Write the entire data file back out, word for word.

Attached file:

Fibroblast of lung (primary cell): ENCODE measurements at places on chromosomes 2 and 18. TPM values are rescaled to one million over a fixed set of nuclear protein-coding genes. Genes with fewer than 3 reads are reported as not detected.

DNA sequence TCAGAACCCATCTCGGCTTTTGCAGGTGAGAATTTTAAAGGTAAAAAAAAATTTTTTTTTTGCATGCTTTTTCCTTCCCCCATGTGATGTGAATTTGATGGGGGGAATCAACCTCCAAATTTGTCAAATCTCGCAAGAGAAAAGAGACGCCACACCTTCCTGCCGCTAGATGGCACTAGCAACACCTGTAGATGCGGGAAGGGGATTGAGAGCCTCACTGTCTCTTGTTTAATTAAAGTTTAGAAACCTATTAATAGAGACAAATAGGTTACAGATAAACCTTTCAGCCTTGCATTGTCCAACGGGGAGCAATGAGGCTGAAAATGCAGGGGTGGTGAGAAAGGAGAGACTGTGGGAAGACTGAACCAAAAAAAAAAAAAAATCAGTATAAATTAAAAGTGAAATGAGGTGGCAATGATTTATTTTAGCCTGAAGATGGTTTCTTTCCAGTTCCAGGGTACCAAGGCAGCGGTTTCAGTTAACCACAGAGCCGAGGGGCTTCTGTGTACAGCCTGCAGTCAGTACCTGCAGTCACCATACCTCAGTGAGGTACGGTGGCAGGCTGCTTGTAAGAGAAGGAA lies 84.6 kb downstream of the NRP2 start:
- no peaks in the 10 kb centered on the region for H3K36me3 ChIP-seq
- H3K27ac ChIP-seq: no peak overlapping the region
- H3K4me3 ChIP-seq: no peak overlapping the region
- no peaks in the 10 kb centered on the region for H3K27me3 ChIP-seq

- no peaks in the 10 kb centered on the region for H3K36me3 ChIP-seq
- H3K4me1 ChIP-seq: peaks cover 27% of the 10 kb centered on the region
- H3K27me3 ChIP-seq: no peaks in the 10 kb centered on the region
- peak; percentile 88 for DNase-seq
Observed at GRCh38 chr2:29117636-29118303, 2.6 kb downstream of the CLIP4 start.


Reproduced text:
Fibroblast of lung (primary cell): ENCODE measurements at places on chromosomes 2 and 18. TPM values are rescaled to one million over a fixed set of nuclear protein-coding genes. Genes with fewer than 3 reads are reported as not detected.

DNA sequence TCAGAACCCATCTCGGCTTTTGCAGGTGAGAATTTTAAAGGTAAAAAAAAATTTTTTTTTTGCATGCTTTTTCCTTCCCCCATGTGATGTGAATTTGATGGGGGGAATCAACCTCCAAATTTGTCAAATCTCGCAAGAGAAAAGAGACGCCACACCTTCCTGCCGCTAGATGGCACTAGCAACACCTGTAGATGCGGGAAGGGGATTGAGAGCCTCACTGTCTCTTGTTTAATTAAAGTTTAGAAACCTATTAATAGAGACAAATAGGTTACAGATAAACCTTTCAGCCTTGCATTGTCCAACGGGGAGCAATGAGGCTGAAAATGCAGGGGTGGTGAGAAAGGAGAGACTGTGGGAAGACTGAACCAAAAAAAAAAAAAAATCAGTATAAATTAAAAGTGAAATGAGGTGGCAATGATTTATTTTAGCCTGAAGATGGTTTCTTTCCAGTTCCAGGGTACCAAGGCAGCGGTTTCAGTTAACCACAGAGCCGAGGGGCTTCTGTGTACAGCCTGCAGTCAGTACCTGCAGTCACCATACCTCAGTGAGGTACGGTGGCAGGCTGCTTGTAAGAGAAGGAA lies 84.6 kb downstream of the NRP2 start:
- no peaks in the 10 kb centered on the region for H3K36me3 ChIP-seq
- H3K27ac ChIP-seq: no peak overlapping the region
- H3K4me3 ChIP-seq: no peak overlapping the region
- no peaks in the 10 kb centered on the region for H3K27me3 ChIP-seq

- no peaks in the 10 kb centered on the region for H3K36me3 ChIP-seq
- H3K4me1 ChIP-seq: peaks cover 27% of the 10 kb centered on the region
- H3K27me3 ChIP-seq: no peaks in the 10 kb centered on the region
- peak; percentile 88 for DNase-seq
Observed at GRCh38 chr2:29117636-29118303, 2.6 kb downstream of the CLIP4 start.